Spark detection devices: sense hot particles, sparks and flames that could become the ignition source for a fire or explosion. They can include automated shut-down systems to interrupt the feed of combustible material along the process equipment. All processes may be monitored by an operative via a control panel to assess any further risks. Spark detection is particularly useful to manage fire and explosion risks in process equipment, such as dust collectors, bins and silos.

Chemical suppression systems: designed to detect the pressure wave at the very start of an explosion and deliver dry, inert chemical extinguishing agents, such as bicarbonate of soda, into a developing internal deflagration. These suppression systems can be activated either by pressure, optical or vent sensors.  Any deflagration travelling through interconnected
equipment is quickly and efficiently extinguished, preventing any spreading explosion damage.

Flame free vents: the preferred passive method to relieve explosive pressure in a process or storage vessel containing combustible materials. It is not always practical or safe to vent the pressure and flame to a particular area, therefore these vents intercept, quench and retain all burning materials, preventing them from expelling into the atmosphere. They are particularly useful for dust collectors, bins and bucket elevators.

One or a combination of these measures may be applied in a factory or facility that processes dust-generating organic materials.

In pharmaceuticals, it’s all about containment

Whichever method of protection is employed, the primary objective for explosion safety in the pharmaceutical industry is achieving containment.  The threat of an explosive fire and toxic contamination means that it is safer to keep a lid on things. A combined solution is usually extremely effective. 

For example, advanced chemical suppression and isolation systems often work in tandem. They are designed to detect and extinguish an explosion at a very early stage, (the point of ignition), and extinguish it using chemical agents. 

Chemical extinguishing systems offer extremely efficient and rapid protection. They can easily prevent a deflagration from travelling through ducts, piping and connected equipment thereby preventing any spreading explosion damage. They can be employed most effectively when there is no risk of compromising the quality of pharmaceutical raw materials when they are exposed to a chemical extinguishing agent during a primary explosion event.

In instances where the use of chemical extinguishing agents may taint expensive, raw materials in the equipment, then mechanical isolation can step in to save the day. It’s just as efficient at preventing any kind of deflagration or explosion from spreading to connected process equipment, just like chemically-driven methods. 

However, mechanical isolation only works when a primary explosion is allowed to take place. It may sound counter-productive, but in the long run it could save on substantial material and economic loss. This is how it works:
*  Mechanical isolation is a cleaner means of explosion protection. There are no additional agents being fired into the process equipment to stop an explosion and therefore no mess to clean up.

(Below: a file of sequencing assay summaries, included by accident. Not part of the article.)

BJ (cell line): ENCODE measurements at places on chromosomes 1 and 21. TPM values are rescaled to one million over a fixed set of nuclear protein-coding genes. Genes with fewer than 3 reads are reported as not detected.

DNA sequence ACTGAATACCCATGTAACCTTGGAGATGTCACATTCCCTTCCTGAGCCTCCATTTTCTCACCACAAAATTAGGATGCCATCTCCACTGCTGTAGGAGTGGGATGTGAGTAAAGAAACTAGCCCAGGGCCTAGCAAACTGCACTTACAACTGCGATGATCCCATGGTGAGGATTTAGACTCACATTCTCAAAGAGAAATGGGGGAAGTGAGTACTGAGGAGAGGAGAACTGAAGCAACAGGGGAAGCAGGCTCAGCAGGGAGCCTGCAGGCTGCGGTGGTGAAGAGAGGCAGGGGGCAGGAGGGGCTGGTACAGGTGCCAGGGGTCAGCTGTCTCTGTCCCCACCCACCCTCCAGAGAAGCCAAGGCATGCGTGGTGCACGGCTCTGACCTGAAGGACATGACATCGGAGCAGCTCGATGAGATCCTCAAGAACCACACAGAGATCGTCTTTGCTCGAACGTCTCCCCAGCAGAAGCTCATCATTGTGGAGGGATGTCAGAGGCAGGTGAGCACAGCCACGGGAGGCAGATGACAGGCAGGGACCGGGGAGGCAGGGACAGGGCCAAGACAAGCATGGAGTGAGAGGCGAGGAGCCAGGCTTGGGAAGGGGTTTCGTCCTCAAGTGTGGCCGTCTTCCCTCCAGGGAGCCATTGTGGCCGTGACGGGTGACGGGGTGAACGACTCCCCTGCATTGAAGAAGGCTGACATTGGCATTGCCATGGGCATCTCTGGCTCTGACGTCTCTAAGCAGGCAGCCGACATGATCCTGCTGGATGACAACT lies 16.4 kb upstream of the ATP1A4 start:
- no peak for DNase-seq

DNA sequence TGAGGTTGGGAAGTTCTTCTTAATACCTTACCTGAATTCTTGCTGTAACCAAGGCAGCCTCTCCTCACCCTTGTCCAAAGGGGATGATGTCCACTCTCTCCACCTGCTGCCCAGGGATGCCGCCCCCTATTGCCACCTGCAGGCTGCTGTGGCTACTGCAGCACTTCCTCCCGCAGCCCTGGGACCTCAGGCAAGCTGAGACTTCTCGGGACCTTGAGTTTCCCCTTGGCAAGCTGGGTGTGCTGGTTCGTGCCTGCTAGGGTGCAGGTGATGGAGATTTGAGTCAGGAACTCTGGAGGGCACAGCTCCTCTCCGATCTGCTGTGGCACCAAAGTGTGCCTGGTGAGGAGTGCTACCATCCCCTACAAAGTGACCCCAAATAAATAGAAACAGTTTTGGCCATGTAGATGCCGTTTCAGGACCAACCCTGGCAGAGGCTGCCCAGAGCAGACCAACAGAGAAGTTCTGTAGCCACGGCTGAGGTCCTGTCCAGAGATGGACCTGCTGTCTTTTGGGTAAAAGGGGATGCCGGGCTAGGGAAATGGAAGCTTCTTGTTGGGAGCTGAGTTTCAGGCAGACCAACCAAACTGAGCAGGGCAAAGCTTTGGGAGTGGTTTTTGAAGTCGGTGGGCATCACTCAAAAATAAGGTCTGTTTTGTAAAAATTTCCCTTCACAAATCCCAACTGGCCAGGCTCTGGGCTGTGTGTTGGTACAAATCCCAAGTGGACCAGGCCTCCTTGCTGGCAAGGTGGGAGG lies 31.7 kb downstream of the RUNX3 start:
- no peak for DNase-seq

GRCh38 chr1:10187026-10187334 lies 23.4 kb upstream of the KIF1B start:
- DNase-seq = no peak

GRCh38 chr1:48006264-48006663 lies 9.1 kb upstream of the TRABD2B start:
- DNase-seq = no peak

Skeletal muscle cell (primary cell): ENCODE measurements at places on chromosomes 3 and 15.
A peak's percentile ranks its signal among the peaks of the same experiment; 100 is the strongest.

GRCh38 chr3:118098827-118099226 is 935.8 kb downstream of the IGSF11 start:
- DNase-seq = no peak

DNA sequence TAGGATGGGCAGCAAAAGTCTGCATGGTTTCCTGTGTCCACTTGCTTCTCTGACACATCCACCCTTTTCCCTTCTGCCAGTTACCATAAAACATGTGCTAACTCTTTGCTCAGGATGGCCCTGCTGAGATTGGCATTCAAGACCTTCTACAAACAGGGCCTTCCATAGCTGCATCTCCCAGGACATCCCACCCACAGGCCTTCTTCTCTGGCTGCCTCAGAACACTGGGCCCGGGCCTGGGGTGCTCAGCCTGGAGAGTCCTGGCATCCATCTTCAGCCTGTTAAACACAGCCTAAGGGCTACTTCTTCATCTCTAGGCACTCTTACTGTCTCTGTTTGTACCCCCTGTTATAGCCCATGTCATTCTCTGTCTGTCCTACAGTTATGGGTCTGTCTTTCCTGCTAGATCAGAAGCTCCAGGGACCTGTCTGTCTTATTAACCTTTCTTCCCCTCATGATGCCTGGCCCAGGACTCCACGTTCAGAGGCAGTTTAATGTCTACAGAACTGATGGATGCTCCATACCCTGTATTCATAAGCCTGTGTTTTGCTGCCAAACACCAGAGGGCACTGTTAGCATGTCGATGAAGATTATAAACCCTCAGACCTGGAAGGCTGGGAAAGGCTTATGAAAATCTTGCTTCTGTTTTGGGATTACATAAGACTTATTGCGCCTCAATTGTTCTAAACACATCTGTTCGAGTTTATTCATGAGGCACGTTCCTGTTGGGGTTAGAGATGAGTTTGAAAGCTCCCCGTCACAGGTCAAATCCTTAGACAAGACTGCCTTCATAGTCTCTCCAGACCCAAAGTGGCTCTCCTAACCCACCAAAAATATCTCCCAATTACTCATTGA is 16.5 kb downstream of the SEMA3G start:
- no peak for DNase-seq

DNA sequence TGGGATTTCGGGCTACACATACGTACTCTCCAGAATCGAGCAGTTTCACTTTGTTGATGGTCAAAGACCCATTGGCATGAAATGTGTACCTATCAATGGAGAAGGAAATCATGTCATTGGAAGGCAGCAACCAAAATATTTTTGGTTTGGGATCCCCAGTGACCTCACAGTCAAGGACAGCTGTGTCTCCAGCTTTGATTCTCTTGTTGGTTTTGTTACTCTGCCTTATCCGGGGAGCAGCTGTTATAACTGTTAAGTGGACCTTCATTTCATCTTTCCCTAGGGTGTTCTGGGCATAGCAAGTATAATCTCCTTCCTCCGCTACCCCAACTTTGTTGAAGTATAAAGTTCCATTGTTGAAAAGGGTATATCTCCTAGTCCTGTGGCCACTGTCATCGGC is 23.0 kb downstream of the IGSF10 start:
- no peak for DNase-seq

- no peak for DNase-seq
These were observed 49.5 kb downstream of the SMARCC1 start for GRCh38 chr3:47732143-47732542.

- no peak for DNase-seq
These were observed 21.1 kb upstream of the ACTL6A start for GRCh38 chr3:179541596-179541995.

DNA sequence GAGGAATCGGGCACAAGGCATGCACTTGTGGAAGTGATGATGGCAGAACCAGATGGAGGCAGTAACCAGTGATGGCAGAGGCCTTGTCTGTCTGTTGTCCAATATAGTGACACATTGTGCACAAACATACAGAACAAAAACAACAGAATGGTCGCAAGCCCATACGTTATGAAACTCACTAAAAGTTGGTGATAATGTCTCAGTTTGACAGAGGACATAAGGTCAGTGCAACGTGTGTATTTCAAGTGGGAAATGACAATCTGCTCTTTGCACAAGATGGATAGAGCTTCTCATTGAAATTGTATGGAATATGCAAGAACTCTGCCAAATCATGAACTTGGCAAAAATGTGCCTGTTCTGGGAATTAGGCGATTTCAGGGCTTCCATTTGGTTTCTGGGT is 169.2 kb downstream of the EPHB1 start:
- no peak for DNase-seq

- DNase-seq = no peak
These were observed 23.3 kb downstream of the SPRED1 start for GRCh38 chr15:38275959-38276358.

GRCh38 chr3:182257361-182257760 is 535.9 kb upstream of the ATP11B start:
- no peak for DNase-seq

*  Toxic dusts are prevented from escaping, in spite of the initial explosion taking place. Explosive pressure is diminished by use of isolation valves.  So when an explosion actually occurs, the pressure travels into either into a single or double acting valve (depending on your required specification), which seals the pressure wave inside the valve and prevents it from spreading throughout the equipment.
There are two methods of isolation:
*  Passive Isolation: does not require detectors, or control and indicating equipment. These may be arrestor mesh, rotary valves, lock valves, rotary screws, flap valves or diversion valves.
*  Active Isolation: Activated by detectors and electrical control and indicating equipment. Examples would be pinch valves, chemical Isolation or fast acting valves.

Advanced isolation valves are manufactured with pharmaceutical-grade housing which makes it easy to clean any surfaces that come into direct contact with the products being processed. 

All valves have an explosive rating that his higher than that of the dust being processed. Hence the importance of dust testing in the first instance to determine what that maximum Pmax would be.

The other vital reason for ensuring primary explosion containment in equipment is the risk of explosion propagation from dust in the atmosphere.

There is no substitute for exercising good housekeeping in factory facilities. Regular removal of dust accumulations in the factory space is a primary safety precaution against explosions but it’s commonly overlooked as a practice.

Dust that accumulates in eaves, ceilings spaces and beams are waiting fuel to propagate a secondary explosion. Up to one ton of accumulated dust was recorded as the fuel for that devastating pharmaceutical site explosion in 2003.  Investigations revealed that dust had collected in the ceiling spaces and workers were unaware that the risk was even above their heads.  So when the primary explosion occurred, uncontained, there was fuel waiting in the rafters to proliferate it. As we know, the consequences were fatal for many employees.

Whether dealing with valuable or volatile raw materials, or not, there are explosion protection options that tick the boxes relevant to each respective facility.  Always carry out necessary due diligence and risk assessments to inform appropriate preventative measures. A crucial supply chain, from manufacturer to end-user, depends on taking every precaution to ensure safety and uninterrupted productivity.  Lives literally depend on it.